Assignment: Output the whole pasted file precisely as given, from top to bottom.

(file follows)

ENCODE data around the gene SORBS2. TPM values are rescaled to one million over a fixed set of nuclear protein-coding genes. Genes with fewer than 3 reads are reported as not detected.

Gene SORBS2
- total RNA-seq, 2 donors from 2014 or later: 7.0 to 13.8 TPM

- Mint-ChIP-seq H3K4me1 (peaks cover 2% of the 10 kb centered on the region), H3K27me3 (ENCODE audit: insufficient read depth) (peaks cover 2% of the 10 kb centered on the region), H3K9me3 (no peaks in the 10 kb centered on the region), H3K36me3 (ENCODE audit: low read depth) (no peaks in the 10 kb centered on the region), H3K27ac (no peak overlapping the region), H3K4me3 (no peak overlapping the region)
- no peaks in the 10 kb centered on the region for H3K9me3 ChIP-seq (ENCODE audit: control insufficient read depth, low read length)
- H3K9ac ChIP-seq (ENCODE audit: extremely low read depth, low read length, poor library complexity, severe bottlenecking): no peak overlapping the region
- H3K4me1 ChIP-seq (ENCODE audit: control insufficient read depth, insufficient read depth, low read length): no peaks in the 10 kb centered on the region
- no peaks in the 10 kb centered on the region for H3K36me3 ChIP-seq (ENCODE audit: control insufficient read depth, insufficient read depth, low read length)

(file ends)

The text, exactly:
ENCODE data around the gene SORBS2. TPM values are rescaled to one million over a fixed set of nuclear protein-coding genes. Genes with fewer than 3 reads are reported as not detected.

Gene SORBS2
- total RNA-seq, 2 donors from 2014 or later: 7.0 to 13.8 TPM

- Mint-ChIP-seq H3K4me1 (peaks cover 2% of the 10 kb centered on the region), H3K27me3 (ENCODE audit: insufficient read depth) (peaks cover 2% of the 10 kb centered on the region), H3K9me3 (no peaks in the 10 kb centered on the region), H3K36me3 (ENCODE audit: low read depth) (no peaks in the 10 kb centered on the region), H3K27ac (no peak overlapping the region), H3K4me3 (no peak overlapping the region)
- no peaks in the 10 kb centered on the region for H3K9me3 ChIP-seq (ENCODE audit: control insufficient read depth, low read length)
- H3K9ac ChIP-seq (ENCODE audit: extremely low read depth, low read length, poor library complexity, severe bottlenecking): no peak overlapping the region
- H3K4me1 ChIP-seq (ENCODE audit: control insufficient read depth, insufficient read depth, low read length): no peaks in the 10 kb centered on the region
- no peaks in the 10 kb centered on the region for H3K36me3 ChIP-seq (ENCODE audit: control insufficient read depth, insufficient read depth, low read length)